There’s more to communication than the words you choose.
A professor of mine once described the brain like this: "Imagine that you have covered every inch of the exterior of the two towers of the World Trade Center with windows. Now stack television screens in those windows so that every inch of window pane reveals a television screen behind it. Now, imagine all of the individual pixels on the individual screens behind all of the individual windows on every floor and every side of both of the towers. That is how many neurons we are talking about when we talk about the brain."
Every one of those little puppies fires, on or off, inhibitory or excitatory signals, and the tubes (axons) they fire along are of varying sizes and connected to hundreds and thousands of other neurons.
A thought is a pattern of activation across those neurons and axons, from layer to layer in an insanely complex dance.
When we write we approach the world as though it were handicapped, capable of receiving information only visually. Chronic writers, no matter how talented in metaphor and simile, still approach the world as representable purely linguistically. Words on a page.
Words in your ear are something else. So many more neurons in their little neural communities are involved in hearing spoken words than in reading written words. So many more are involved in feeling the breath on your neck or seeing the look on a face when you speak directly to someone.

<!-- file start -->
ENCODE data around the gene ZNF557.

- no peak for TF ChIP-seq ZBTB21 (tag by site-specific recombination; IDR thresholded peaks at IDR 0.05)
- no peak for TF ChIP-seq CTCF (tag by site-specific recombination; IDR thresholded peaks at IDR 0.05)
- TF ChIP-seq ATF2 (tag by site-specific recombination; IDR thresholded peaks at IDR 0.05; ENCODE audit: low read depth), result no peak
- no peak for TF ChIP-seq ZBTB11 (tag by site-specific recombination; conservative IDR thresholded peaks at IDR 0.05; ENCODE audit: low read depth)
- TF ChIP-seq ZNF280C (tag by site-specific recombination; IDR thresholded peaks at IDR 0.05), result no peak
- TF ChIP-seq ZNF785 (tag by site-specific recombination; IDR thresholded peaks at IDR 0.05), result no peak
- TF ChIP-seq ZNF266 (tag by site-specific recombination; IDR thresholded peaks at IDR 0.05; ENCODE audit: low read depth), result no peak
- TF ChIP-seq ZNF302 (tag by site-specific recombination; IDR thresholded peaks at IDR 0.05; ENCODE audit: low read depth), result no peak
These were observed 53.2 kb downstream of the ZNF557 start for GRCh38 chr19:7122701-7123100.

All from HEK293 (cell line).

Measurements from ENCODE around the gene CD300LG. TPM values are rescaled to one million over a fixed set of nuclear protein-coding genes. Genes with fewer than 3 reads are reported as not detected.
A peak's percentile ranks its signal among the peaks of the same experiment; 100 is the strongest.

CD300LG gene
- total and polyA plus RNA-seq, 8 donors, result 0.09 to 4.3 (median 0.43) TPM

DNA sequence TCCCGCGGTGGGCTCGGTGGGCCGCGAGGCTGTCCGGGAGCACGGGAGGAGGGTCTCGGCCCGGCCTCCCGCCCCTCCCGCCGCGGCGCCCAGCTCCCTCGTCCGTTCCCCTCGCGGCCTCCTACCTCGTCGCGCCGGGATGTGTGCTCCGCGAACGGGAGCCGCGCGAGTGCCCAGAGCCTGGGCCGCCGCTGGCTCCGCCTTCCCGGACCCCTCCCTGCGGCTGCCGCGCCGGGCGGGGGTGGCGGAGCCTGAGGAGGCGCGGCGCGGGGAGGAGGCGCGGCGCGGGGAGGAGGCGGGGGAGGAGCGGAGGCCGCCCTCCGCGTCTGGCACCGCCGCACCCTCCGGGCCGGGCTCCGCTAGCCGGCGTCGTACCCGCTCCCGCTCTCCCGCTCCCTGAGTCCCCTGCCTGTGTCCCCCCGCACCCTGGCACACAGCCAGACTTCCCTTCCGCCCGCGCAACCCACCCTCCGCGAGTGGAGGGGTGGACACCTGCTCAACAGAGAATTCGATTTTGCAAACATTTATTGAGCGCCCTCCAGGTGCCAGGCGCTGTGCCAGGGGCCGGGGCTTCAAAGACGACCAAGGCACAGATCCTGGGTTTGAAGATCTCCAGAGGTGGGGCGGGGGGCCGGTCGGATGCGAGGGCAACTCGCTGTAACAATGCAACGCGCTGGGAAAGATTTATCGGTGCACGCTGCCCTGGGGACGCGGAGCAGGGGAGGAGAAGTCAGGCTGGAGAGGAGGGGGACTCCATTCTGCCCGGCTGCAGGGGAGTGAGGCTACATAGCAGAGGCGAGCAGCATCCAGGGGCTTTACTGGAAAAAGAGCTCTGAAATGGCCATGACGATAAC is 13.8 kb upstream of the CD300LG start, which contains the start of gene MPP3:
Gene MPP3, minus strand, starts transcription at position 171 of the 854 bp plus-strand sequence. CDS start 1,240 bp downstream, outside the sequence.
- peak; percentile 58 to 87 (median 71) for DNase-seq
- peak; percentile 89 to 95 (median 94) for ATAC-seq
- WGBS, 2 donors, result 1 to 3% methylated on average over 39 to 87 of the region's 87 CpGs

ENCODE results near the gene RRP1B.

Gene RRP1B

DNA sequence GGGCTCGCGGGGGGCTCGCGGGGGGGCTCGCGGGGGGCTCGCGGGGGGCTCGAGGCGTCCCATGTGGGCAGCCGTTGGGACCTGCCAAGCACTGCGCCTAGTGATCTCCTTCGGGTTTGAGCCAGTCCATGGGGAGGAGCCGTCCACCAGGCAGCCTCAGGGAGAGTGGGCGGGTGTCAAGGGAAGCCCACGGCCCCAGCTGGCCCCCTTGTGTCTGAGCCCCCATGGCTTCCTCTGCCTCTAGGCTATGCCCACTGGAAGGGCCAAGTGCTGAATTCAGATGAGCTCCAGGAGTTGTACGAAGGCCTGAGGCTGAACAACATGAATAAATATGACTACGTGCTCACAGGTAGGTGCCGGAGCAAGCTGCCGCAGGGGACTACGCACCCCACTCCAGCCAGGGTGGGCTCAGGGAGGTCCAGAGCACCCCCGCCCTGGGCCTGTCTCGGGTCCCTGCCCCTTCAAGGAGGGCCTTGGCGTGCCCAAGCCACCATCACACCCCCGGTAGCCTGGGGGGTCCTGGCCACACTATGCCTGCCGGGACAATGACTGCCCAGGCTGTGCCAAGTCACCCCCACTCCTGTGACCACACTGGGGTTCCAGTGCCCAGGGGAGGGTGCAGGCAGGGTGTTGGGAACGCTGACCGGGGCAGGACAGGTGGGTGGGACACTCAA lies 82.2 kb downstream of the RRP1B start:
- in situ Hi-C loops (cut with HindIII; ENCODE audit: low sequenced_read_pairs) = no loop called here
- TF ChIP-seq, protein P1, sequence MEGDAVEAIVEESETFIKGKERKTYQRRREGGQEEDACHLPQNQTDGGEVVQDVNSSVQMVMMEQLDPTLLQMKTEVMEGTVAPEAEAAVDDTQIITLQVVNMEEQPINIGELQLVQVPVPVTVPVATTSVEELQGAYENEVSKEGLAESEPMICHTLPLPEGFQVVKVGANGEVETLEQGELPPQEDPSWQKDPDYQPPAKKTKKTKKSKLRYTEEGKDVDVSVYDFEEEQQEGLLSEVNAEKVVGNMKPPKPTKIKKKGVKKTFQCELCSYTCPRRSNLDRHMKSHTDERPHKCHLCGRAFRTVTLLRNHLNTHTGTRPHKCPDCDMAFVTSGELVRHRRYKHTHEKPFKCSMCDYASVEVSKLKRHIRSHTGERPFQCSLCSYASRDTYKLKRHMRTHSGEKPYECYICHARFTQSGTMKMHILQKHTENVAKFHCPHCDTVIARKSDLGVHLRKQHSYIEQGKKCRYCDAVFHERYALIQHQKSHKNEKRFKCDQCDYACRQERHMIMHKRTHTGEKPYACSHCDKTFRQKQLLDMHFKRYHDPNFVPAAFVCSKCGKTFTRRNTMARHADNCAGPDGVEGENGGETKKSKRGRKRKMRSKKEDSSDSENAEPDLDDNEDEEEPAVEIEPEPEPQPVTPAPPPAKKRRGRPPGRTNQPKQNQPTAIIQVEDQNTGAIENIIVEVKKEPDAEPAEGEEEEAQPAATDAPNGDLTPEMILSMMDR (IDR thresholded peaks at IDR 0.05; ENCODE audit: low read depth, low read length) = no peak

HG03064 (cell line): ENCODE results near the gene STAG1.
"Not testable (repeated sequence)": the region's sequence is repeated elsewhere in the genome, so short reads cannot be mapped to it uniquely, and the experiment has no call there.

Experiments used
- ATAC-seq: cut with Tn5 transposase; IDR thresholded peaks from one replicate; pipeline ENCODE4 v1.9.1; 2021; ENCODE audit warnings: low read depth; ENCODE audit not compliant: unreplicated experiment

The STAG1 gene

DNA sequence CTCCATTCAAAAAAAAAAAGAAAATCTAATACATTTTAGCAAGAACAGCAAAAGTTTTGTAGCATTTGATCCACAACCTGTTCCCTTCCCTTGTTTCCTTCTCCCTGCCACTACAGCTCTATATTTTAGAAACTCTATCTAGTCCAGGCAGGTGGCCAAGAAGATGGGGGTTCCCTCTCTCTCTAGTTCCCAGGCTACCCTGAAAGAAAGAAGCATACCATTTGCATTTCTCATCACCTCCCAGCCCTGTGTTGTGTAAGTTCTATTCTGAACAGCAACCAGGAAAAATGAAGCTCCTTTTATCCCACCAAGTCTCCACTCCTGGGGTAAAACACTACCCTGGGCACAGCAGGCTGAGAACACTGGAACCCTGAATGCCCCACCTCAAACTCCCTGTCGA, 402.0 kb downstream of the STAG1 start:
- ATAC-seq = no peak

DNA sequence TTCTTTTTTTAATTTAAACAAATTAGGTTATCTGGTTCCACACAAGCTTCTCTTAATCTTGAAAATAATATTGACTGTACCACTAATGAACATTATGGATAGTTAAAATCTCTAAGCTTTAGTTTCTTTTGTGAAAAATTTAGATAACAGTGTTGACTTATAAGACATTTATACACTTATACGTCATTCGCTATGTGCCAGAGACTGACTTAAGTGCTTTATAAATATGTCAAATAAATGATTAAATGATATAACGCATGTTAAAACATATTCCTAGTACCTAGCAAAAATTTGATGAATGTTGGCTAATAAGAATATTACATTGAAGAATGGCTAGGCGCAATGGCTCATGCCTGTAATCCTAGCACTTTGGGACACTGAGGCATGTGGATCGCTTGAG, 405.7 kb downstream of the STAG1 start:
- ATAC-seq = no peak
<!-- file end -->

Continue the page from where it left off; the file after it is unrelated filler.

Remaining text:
It ought to be unsurprising that the thoughts elicited in direct communication are more complex than those elicited by the written word. Not better, just more complex, involving more transitions.
But with this increase in complexity, and an increase in our ability to sift through that complexity with practice we lose something, or gain something, when we transition from writing to speaking. Writing is excellent for conveying honest thoughts, but sincerity is best conveyed in person.
Sincerity is honesty with feeling. And our feeling-detectors work much better face-to-face. It’s difficult to be sincere in writing, because all of that feeling of sincerity you have while you write is going to be diluted by the starkness of the written word. Writing is almost an impediment to conveying sincerity. Your reader has to be able to put him or herself in an emotional state that isn’t built in to the words themselves; there are no triggers, so you just have to hope that your reader has that kind of empathy. In person we can take advantage of those more subtle tools of communicating sincerity: eye contact, head-angle, light touches on the arm or grasping hands, tone, rhythm, and cadence.
And if you are speaking with someone and they fail to take advantage of these extras that come with speaking in person you experience something like the Uncanny Valley: a point at which the person seems less genuine, less of a person, uncanny, and disturbing. Alcohol and other aids to lowering barriers often increase honesty at the cost of sincerity. The ratio favors the uncanny valley, and turns the drunk into an honest non-person.
Honesty is important. Erin will learn how to be honest. But sincerity is even more important. The difference between charm and cheese is sincerity.